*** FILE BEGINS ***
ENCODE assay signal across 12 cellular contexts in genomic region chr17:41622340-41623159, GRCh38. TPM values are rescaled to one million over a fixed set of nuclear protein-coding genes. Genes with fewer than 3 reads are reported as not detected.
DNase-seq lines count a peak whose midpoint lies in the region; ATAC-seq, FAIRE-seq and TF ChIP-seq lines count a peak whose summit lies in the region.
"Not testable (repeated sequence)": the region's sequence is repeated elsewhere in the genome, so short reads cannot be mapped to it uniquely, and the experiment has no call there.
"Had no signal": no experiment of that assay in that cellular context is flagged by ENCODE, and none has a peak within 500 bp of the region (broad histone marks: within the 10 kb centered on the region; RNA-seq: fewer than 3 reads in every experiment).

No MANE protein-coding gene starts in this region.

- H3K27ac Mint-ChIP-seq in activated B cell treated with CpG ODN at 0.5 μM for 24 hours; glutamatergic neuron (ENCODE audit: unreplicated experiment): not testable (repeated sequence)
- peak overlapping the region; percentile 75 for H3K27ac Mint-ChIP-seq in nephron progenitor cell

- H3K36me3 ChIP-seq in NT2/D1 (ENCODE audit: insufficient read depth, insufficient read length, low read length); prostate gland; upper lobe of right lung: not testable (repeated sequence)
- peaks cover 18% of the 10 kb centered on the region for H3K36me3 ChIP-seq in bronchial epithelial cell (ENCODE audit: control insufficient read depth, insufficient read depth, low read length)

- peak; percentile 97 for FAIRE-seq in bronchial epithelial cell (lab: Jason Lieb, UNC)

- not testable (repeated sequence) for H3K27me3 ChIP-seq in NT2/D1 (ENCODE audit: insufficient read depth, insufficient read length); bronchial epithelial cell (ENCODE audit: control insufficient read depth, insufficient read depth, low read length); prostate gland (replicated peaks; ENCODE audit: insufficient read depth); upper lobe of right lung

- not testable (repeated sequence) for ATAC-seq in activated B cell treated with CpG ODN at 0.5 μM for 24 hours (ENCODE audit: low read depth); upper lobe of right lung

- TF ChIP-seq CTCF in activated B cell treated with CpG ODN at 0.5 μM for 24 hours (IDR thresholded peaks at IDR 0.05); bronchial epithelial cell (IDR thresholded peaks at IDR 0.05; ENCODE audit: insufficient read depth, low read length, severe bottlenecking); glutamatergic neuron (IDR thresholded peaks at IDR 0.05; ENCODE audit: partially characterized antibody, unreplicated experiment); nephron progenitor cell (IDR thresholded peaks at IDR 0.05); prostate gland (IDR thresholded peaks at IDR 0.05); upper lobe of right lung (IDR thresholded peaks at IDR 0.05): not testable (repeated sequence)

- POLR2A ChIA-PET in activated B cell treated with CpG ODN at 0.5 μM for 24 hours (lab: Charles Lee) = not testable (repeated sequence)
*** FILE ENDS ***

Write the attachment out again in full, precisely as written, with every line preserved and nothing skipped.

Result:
ENCODE assay signal across 12 cellular contexts in genomic region chr17:41622340-41623159, GRCh38. TPM values are rescaled to one million over a fixed set of nuclear protein-coding genes. Genes with fewer than 3 reads are reported as not detected.
DNase-seq lines count a peak whose midpoint lies in the region; ATAC-seq, FAIRE-seq and TF ChIP-seq lines count a peak whose summit lies in the region.
"Not testable (repeated sequence)": the region's sequence is repeated elsewhere in the genome, so short reads cannot be mapped to it uniquely, and the experiment has no call there.
"Had no signal": no experiment of that assay in that cellular context is flagged by ENCODE, and none has a peak within 500 bp of the region (broad histone marks: within the 10 kb centered on the region; RNA-seq: fewer than 3 reads in every experiment).

No MANE protein-coding gene starts in this region.

- H3K27ac Mint-ChIP-seq in activated B cell treated with CpG ODN at 0.5 μM for 24 hours; glutamatergic neuron (ENCODE audit: unreplicated experiment): not testable (repeated sequence)
- peak overlapping the region; percentile 75 for H3K27ac Mint-ChIP-seq in nephron progenitor cell

- H3K36me3 ChIP-seq in NT2/D1 (ENCODE audit: insufficient read depth, insufficient read length, low read length); prostate gland; upper lobe of right lung: not testable (repeated sequence)
- peaks cover 18% of the 10 kb centered on the region for H3K36me3 ChIP-seq in bronchial epithelial cell (ENCODE audit: control insufficient read depth, insufficient read depth, low read length)

- peak; percentile 97 for FAIRE-seq in bronchial epithelial cell (lab: Jason Lieb, UNC)

- not testable (repeated sequence) for H3K27me3 ChIP-seq in NT2/D1 (ENCODE audit: insufficient read depth, insufficient read length); bronchial epithelial cell (ENCODE audit: control insufficient read depth, insufficient read depth, low read length); prostate gland (replicated peaks; ENCODE audit: insufficient read depth); upper lobe of right lung

- not testable (repeated sequence) for ATAC-seq in activated B cell treated with CpG ODN at 0.5 μM for 24 hours (ENCODE audit: low read depth); upper lobe of right lung

- TF ChIP-seq CTCF in activated B cell treated with CpG ODN at 0.5 μM for 24 hours (IDR thresholded peaks at IDR 0.05); bronchial epithelial cell (IDR thresholded peaks at IDR 0.05; ENCODE audit: insufficient read depth, low read length, severe bottlenecking); glutamatergic neuron (IDR thresholded peaks at IDR 0.05; ENCODE audit: partially characterized antibody, unreplicated experiment); nephron progenitor cell (IDR thresholded peaks at IDR 0.05); prostate gland (IDR thresholded peaks at IDR 0.05); upper lobe of right lung (IDR thresholded peaks at IDR 0.05): not testable (repeated sequence)

- POLR2A ChIA-PET in activated B cell treated with CpG ODN at 0.5 μM for 24 hours (lab: Charles Lee) = not testable (repeated sequence)